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What Can John D. Rockefeller Teach Today’s Entrepreneur?

I recently took a tour of Kykuit, the Rockefeller family estate in Westchester County, New York. The tour of the impressive vistas, immaculately manicured grounds, and world-class art collection made it apparent that this estate was only made possible by the vast wealth of the Rockefeller family. John D. Rockefeller’s legenday business career holds valuable lessons for entrepreneurs and other business leaders, even 75 years after his death.

1. It’s All About the Numbers

Rockefeller’s first full-time job was as a clerk, and he spent his early career handling orders, accounts and other bookkeeping tasks for a Cleveland shipping firm. From this background, Rockefeller developed a legendary focus on the numbers of business — costs, sales, revenue and profits. Rockefeller, like the founders of many startups, knew that keeping costs as low as possible would maximize profits, and he maintained an intense drive to reduce the price of barrels, pipe, transportation and supplies. As an entrepreneur seeking to exploit new energy markets in the 1870’s, Rockefeller played railroads off against each other to attain great reductions in shipping costs, and then, when pipeline technology made more efficient transportation possible, Rockefeller set up a comprehensive pipeline system for Standard Oil, then used it to extract further concessions from the railroads.

While Standard Oil’s conduct was eventually found to violate antitrust laws, Rockefeller’s focus on the numbers generated sufficient profits early in his business career and consistently thereafter — in capital-intensive businesses — that he was able to grow his businesses through profitabilty rather than taking on immense amounts of debt or giving significant control to other investors.

2. Plan Thoroughly, Then Execute.

Rockefeller’s Standard Oil was built on dozens of acquisitions of oil producers, refiners and distributors over the years. In many of these transactions, Standard Oil actually overpaid for the business it was acquiring, but in most cases the additional payment brought strategic advantages that justified the price over the long term. In each of these acquisitions — as well as other transactions and major business decisions during his career — Rockefeller would study the numbers and thoroughly plan his strategy. When the time came to execute his plan, Rockefeller moved quickly and aggressively, without hesitation or doubt.

As General George Patton once said, “A good plan, violently executed now is better than a perfect plan next week.” For the entrepreneur, when it is time to move, you must execute quickly without hesitation. This is probably more true than ever in today’s mobile world where businesses transition rapidly and many knowledge-based businesses need relatively little capital.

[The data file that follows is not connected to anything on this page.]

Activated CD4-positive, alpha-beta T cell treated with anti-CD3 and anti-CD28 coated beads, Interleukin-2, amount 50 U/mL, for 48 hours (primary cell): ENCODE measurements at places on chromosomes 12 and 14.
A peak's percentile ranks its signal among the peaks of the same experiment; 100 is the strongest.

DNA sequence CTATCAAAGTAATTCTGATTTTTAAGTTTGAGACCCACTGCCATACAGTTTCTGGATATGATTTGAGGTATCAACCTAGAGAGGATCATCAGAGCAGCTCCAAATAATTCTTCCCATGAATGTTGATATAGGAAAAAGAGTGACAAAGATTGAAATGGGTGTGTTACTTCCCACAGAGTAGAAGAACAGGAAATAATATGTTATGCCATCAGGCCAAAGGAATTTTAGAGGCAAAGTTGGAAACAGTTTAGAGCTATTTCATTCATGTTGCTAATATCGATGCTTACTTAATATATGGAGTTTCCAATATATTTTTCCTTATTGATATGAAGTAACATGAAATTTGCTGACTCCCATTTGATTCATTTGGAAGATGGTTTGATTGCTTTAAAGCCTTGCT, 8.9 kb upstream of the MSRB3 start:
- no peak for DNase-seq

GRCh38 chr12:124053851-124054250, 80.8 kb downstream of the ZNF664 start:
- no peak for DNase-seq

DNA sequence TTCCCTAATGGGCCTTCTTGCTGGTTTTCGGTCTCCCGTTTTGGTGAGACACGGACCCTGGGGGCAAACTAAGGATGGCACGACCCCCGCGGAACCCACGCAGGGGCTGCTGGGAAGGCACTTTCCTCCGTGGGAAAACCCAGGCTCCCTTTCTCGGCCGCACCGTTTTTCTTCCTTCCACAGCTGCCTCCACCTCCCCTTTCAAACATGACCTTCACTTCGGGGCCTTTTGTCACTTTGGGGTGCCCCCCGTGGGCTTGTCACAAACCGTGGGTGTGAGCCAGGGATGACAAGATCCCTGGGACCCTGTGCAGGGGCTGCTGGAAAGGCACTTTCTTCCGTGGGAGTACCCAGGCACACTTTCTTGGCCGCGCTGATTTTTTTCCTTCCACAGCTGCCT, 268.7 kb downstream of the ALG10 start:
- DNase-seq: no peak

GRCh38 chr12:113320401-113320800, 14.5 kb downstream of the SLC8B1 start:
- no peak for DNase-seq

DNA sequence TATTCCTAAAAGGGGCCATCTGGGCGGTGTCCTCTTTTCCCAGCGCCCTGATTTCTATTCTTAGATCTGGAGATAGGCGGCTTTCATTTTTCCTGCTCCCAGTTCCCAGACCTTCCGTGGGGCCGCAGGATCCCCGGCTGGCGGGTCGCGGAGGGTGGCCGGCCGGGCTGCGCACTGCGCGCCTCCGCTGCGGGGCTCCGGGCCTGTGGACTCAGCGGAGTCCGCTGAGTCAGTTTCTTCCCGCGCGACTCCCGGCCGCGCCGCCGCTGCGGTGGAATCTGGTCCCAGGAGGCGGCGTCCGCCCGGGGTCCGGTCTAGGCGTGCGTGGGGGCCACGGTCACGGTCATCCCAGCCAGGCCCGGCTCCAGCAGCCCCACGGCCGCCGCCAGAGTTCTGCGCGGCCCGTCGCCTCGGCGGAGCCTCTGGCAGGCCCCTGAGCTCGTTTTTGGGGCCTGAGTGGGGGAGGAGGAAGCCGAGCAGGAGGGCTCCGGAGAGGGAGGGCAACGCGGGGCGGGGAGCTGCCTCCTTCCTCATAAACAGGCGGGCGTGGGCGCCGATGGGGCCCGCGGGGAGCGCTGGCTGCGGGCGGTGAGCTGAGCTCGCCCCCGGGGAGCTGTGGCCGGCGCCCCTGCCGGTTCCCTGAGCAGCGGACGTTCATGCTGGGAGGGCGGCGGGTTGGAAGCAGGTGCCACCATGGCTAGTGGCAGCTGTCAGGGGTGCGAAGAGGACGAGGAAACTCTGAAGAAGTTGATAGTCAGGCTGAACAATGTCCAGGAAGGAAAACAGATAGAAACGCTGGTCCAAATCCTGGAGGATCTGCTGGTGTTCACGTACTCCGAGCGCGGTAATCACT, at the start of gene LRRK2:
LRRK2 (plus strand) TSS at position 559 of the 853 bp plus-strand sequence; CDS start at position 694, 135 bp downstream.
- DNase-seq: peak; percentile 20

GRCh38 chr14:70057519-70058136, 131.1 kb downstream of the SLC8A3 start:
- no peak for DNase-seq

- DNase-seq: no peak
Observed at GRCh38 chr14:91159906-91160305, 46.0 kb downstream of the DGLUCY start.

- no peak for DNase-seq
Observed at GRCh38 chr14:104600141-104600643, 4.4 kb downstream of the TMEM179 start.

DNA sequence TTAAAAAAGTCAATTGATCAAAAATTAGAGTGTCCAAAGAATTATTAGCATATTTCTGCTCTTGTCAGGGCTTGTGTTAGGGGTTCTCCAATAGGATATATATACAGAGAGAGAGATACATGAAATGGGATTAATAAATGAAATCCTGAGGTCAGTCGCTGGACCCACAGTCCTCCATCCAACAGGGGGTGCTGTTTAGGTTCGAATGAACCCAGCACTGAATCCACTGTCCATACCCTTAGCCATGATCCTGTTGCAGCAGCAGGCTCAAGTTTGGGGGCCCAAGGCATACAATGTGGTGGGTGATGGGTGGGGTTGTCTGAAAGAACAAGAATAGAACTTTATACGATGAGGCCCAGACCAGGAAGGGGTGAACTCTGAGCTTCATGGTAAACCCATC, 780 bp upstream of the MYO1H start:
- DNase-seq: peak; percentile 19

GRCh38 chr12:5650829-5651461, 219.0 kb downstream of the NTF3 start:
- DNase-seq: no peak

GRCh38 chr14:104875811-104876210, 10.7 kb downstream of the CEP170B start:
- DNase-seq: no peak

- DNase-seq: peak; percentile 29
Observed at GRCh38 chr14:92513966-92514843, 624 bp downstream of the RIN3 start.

3. Public Relations is the Public Face of Your Business

In contrast to many of his fellow tycoons, many of whom kept newspaper reporters on their payroll, Rockefeller did not keep a steady stream of public relations experts at his beck and call to polish his public image. Throughout his active business career, Rockefeller usually chose not to respond to public attacks on his character and his business. While his religious faith assured him that God would vindicate his methods and conduct, his silence in the face of public opprobrium allowed his critics, especially Ida Tarbell and her scathing critiques in McClure’s Magazine and later book “The History of the Standard Oil Company,” to write Rockefeller’s history on a blank public slate. By the time Rockefeller, in his late eighties, consented to being interviewed by a friendly biographer, his public persona — one of greed and ruthless business methods — had been etched in the public’s mind. This public image did him no favors during the earlier antitrust litigation that resulted in the breakup of the Standard Oil Trust.

In these times of social media and a viral news and marketing culture, any business that fails to proactively manage its public image is already behind the curve, letting its competitors set the agenda, risking being having its business story go untold — or worse yet, having someone tell the wrong tale. A comprehensive marketing and public relations strategy — something that Rockefeller found unnecessary because of his unprecedented business success and distasteful to his Baptist beliefs — can be vital to the success of a startup business. Entrepreneurs whose venture’s success depends on public’s accepting their story, believing in their mission and ultimately buying what they are selling can be well-served by public relations professionals.

In his focus on the hard numbers of business, including accounting and bookkeeping, his studied but unflinching approach to decision-making, and his uncharacteristically wrong choice to avoid public relations efforts, John D. Rockefeller can impart valuable lessons on today’s entrepreneurs and startup communities.

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